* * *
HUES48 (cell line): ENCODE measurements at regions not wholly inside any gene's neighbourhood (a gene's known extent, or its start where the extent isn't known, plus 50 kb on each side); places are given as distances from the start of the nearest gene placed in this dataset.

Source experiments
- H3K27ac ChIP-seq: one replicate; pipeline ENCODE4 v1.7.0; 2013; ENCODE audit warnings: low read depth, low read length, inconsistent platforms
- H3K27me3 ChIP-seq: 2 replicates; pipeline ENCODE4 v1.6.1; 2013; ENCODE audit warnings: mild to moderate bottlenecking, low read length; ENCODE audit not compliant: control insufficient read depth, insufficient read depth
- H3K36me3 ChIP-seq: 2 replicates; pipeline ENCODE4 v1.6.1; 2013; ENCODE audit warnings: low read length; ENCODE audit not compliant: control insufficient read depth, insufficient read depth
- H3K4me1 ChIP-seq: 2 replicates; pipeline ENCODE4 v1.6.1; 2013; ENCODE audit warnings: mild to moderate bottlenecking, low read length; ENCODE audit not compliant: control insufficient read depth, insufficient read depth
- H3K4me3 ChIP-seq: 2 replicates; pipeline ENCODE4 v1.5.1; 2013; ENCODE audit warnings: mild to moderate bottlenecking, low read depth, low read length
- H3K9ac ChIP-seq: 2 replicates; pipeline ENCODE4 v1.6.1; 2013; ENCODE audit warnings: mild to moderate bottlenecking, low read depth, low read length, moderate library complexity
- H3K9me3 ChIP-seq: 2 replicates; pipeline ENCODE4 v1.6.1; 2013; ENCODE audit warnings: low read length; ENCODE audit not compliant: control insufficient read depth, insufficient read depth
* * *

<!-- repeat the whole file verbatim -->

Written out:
HUES48 (cell line): ENCODE measurements at regions not wholly inside any gene's neighbourhood (a gene's known extent, or its start where the extent isn't known, plus 50 kb on each side); places are given as distances from the start of the nearest gene placed in this dataset.

Source experiments
- H3K27ac ChIP-seq: one replicate; pipeline ENCODE4 v1.7.0; 2013; ENCODE audit warnings: low read depth, low read length, inconsistent platforms
- H3K27me3 ChIP-seq: 2 replicates; pipeline ENCODE4 v1.6.1; 2013; ENCODE audit warnings: mild to moderate bottlenecking, low read length; ENCODE audit not compliant: control insufficient read depth, insufficient read depth
- H3K36me3 ChIP-seq: 2 replicates; pipeline ENCODE4 v1.6.1; 2013; ENCODE audit warnings: low read length; ENCODE audit not compliant: control insufficient read depth, insufficient read depth
- H3K4me1 ChIP-seq: 2 replicates; pipeline ENCODE4 v1.6.1; 2013; ENCODE audit warnings: mild to moderate bottlenecking, low read length; ENCODE audit not compliant: control insufficient read depth, insufficient read depth
- H3K4me3 ChIP-seq: 2 replicates; pipeline ENCODE4 v1.5.1; 2013; ENCODE audit warnings: mild to moderate bottlenecking, low read depth, low read length
- H3K9ac ChIP-seq: 2 replicates; pipeline ENCODE4 v1.6.1; 2013; ENCODE audit warnings: mild to moderate bottlenecking, low read depth, low read length, moderate library complexity
- H3K9me3 ChIP-seq: 2 replicates; pipeline ENCODE4 v1.6.1; 2013; ENCODE audit warnings: low read length; ENCODE audit not compliant: control insufficient read depth, insufficient read depth